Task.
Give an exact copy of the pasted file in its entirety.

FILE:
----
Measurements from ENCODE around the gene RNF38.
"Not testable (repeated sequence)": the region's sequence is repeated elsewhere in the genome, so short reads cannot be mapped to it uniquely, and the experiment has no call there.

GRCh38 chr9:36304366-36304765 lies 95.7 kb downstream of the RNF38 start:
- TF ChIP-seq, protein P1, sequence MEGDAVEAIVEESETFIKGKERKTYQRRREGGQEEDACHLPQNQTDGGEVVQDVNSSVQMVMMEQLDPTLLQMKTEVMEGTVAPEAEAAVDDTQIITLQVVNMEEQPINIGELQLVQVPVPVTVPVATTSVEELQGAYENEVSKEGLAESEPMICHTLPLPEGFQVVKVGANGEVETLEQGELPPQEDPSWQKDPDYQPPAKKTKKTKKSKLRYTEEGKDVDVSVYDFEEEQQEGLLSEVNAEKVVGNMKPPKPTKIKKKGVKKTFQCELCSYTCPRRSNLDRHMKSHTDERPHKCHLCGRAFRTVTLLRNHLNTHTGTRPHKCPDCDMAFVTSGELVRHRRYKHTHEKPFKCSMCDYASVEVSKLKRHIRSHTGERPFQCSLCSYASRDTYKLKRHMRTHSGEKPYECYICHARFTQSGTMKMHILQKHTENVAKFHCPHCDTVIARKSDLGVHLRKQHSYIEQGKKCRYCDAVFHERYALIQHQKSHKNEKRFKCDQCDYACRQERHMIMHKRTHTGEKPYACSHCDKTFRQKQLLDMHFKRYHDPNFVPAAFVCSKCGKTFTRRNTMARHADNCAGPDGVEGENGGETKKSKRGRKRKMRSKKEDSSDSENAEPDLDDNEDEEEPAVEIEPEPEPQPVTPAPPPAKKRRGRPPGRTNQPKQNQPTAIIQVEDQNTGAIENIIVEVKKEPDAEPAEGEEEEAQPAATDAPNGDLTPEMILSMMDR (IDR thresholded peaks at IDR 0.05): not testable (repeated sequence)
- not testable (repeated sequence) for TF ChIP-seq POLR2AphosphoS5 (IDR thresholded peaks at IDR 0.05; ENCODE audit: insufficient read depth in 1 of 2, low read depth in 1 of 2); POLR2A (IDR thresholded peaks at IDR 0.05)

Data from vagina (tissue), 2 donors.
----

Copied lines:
Measurements from ENCODE around the gene RNF38.
"Not testable (repeated sequence)": the region's sequence is repeated elsewhere in the genome, so short reads cannot be mapped to it uniquely, and the experiment has no call there.

GRCh38 chr9:36304366-36304765 lies 95.7 kb downstream of the RNF38 start:
- TF ChIP-seq, protein P1, sequence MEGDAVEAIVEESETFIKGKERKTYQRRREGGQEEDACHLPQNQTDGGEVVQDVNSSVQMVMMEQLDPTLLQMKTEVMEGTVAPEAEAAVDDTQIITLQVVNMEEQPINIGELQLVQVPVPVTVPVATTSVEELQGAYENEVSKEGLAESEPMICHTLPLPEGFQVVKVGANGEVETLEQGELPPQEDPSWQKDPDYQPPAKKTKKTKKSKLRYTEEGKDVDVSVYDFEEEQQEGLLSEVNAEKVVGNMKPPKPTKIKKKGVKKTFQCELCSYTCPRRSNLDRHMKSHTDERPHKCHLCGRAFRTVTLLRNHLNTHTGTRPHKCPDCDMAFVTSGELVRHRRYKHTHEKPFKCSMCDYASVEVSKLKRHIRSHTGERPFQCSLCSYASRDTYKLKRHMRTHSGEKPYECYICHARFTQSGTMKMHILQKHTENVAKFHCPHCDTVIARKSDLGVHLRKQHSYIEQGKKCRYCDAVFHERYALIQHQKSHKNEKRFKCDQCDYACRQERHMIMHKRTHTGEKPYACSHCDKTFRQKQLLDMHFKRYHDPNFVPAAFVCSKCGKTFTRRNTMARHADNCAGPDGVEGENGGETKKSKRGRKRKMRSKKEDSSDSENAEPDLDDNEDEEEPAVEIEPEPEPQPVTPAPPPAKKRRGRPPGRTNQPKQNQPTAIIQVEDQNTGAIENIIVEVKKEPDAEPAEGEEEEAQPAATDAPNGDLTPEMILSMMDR (IDR thresholded peaks at IDR 0.05): not testable (repeated sequence)
- not testable (repeated sequence) for TF ChIP-seq POLR2AphosphoS5 (IDR thresholded peaks at IDR 0.05; ENCODE audit: insufficient read depth in 1 of 2, low read depth in 1 of 2); POLR2A (IDR thresholded peaks at IDR 0.05)

Data from vagina (tissue), 2 donors.